The Marihuana Tax Act of 1937 [All You Need to Know]

August 2, 1937, was a black day for marijuana. It was on this day that the Marihuana Tax Act was enacted. Also known as H.R. 6385, the act was drafted by the head of the Federal Bureau of Narcotics (FBN), Harry Anslinger, and on April 14, 1937, it was introduced into the 75th Congress by Robert L. Doughton, a Republican from North Carolina.

It was redrafted as H.R. 6906 and remained in effect until 1970 when Congress repealed it, a year after Leary v. United States, a case heard by the Supreme Court which ultimately concluded that it was unconstitutional.

According to the new law, importers had to register and pay $24 per annum in tax. Sellers had to purchase marijuana stamps but would simply be arrested if they actually tried to buy any. It is also probable that very few, if any, stamps existed at that stage (they were made available during the 1940s).

The Marihuana Tax Act of 1937 is often misunderstood. In theory, it wasn’t total prohibition of cannabis. Instead, it implemented a host of taxes, restrictions, and regulations that made it almost impossible to purchase or sell weed in practice. As a result, when the Act became law on October 1, 1937, arrests followed swiftly. Moses Baca was arrested in Denver within a day for possession, while Samuel Caldwell was arrested a couple of days later for sale.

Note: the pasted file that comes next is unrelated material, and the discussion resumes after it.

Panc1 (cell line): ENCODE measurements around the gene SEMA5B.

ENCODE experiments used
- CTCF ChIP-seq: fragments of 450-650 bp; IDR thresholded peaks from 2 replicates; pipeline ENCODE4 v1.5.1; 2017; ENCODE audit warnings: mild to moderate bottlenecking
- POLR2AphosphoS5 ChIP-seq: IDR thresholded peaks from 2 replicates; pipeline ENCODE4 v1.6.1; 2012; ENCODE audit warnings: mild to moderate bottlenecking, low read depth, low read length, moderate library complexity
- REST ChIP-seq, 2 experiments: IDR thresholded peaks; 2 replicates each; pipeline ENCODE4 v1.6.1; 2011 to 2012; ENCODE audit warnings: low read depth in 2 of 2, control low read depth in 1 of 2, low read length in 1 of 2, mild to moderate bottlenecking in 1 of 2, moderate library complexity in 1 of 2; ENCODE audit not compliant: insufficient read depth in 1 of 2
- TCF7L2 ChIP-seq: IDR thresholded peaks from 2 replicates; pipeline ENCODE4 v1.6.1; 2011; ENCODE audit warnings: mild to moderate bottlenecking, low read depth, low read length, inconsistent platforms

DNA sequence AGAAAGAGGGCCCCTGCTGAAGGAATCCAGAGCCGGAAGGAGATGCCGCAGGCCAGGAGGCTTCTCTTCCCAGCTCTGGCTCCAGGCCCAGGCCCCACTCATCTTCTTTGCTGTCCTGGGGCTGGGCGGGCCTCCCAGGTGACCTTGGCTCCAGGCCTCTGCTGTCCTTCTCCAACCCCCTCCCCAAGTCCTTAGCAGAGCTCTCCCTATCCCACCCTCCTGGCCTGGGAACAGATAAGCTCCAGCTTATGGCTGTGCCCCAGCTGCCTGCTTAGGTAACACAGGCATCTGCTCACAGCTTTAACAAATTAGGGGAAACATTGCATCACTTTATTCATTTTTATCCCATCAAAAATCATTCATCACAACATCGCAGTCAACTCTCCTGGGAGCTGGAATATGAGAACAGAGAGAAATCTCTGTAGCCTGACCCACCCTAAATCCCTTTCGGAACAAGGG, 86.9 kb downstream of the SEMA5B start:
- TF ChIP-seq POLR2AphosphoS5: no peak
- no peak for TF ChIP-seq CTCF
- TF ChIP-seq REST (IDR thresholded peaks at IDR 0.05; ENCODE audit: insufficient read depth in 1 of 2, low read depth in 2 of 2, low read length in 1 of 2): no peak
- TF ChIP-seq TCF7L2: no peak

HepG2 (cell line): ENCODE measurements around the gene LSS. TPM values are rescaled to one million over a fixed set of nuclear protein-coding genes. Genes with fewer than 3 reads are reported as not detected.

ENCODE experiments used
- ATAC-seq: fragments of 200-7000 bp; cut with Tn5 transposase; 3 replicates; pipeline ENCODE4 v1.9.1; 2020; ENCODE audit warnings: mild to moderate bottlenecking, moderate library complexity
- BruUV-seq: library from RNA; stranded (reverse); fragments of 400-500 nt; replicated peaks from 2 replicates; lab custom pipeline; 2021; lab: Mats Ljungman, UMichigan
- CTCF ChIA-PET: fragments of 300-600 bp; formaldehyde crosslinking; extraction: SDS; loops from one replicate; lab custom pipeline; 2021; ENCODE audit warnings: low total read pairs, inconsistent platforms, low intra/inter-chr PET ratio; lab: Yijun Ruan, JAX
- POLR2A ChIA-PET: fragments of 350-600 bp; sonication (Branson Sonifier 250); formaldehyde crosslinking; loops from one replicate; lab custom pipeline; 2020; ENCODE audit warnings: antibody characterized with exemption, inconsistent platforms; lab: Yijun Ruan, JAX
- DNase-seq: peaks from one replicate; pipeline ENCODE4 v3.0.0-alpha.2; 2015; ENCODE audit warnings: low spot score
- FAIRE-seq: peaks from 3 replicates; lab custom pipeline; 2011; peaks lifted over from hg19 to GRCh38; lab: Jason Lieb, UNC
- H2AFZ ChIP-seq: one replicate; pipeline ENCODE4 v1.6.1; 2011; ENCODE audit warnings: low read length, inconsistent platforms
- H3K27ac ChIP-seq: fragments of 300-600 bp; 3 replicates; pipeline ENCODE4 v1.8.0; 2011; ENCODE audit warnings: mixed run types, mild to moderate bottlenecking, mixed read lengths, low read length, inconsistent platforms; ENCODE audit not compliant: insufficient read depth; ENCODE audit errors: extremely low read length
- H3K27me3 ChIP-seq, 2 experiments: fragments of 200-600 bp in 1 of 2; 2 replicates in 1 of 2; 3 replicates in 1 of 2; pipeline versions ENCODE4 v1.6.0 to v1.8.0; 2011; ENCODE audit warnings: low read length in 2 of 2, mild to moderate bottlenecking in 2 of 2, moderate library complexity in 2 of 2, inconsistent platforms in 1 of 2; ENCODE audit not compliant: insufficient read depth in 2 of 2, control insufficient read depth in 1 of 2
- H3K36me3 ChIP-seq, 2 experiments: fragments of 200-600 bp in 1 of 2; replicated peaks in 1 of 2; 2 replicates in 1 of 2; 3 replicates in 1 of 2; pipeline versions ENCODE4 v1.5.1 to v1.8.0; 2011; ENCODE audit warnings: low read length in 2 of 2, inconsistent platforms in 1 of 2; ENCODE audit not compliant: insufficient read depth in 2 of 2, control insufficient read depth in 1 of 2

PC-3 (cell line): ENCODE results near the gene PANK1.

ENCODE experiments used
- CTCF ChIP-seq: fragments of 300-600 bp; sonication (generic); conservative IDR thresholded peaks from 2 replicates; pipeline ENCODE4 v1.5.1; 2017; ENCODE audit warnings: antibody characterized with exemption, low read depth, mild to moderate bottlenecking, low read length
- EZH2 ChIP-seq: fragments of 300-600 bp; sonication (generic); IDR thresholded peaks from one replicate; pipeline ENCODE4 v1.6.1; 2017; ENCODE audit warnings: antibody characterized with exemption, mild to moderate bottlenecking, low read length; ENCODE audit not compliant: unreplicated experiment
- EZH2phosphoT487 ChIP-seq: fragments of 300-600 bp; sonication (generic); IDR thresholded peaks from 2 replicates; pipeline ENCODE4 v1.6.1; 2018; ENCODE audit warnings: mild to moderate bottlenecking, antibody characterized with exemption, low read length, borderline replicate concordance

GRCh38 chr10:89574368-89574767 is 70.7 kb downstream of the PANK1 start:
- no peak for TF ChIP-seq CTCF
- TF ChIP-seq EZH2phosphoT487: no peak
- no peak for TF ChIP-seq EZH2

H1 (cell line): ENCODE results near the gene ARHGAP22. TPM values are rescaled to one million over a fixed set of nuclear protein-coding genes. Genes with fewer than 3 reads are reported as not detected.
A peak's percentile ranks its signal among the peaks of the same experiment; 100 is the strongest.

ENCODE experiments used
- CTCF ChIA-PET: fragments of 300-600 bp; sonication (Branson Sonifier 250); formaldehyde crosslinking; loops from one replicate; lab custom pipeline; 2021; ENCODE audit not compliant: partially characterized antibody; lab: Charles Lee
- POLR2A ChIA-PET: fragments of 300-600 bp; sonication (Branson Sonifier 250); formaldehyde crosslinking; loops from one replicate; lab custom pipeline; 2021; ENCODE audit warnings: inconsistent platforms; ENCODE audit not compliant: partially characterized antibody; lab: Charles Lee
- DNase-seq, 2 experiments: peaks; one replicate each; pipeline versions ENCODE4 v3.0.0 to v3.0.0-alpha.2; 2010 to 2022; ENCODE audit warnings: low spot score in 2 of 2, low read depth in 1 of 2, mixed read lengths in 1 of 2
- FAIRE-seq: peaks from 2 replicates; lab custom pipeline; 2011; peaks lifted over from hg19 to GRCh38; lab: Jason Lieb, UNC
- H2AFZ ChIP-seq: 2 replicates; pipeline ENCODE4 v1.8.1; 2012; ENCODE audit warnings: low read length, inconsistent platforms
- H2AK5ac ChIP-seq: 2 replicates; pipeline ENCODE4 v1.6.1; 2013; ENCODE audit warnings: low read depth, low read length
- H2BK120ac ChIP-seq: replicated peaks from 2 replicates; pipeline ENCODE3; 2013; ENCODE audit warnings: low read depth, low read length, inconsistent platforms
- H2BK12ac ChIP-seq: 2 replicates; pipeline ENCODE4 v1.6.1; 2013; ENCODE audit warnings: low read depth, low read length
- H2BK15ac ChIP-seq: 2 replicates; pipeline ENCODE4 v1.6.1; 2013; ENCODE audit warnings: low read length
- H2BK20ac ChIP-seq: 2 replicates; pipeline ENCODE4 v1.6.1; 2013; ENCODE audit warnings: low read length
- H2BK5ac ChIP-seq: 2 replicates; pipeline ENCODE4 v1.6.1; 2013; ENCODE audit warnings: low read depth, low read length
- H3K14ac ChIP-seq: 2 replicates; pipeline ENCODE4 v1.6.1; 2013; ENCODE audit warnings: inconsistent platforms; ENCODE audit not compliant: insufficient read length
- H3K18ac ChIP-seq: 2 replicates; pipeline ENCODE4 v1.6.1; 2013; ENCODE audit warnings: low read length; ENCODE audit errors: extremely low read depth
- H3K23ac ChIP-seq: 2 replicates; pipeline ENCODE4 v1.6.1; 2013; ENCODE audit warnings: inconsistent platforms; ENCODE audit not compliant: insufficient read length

The interesting thing is that marijuana was not classified as a major health issue in the early 1930s, even though those who wanted to get rid of weed had begun their propaganda campaign much earlier. So how come the Marihuana Tax Act was pushed through so quickly, despite opposition from the American Medical Association (AMA)? Read on to find out.

Shifting Attitudes

Marijuana has been used for its healing properties for thousands of years. However, the ‘West’ was slower than most to reach this conclusion. In the 1830s, an Irish doctor, by the name of Sir William Brooke O’Shaughnessy, learned that cannabis extracts were effective against symptoms of cholera such as vomiting, while he was in India.

Within a few decades, marijuana was widely used to treat conditions such as insomnia, inflammation, migraines, and stomach aches in the United States. There was no such thing as regulations until the early 20th century. As there were no illegal drugs, heroin, cocaine, and other illicit substances were widely available.

Things began to change with the implementation of the Pure Food and Drug Act, signed into law on June 30, 1906,by President Theodore Roosevelt. On the surface, it was a good decision because it ensured accurate labeling. The aim was to improve the health and safety of food and to educate people. However, it also helped lay the groundwork for a series of prohibitions. Cannabis was classified as one of the drugs that required special labeling.

The 1914 Harrison Act helped make opiates illegal by placing a hefty tax on prescriptions, it also allowed for federal regulations. Once the federal government got started, it didn’t stop. The Volstead Act of 1919, enforced in 1920, prohibited the manufacture and sale of alcoholic beverages.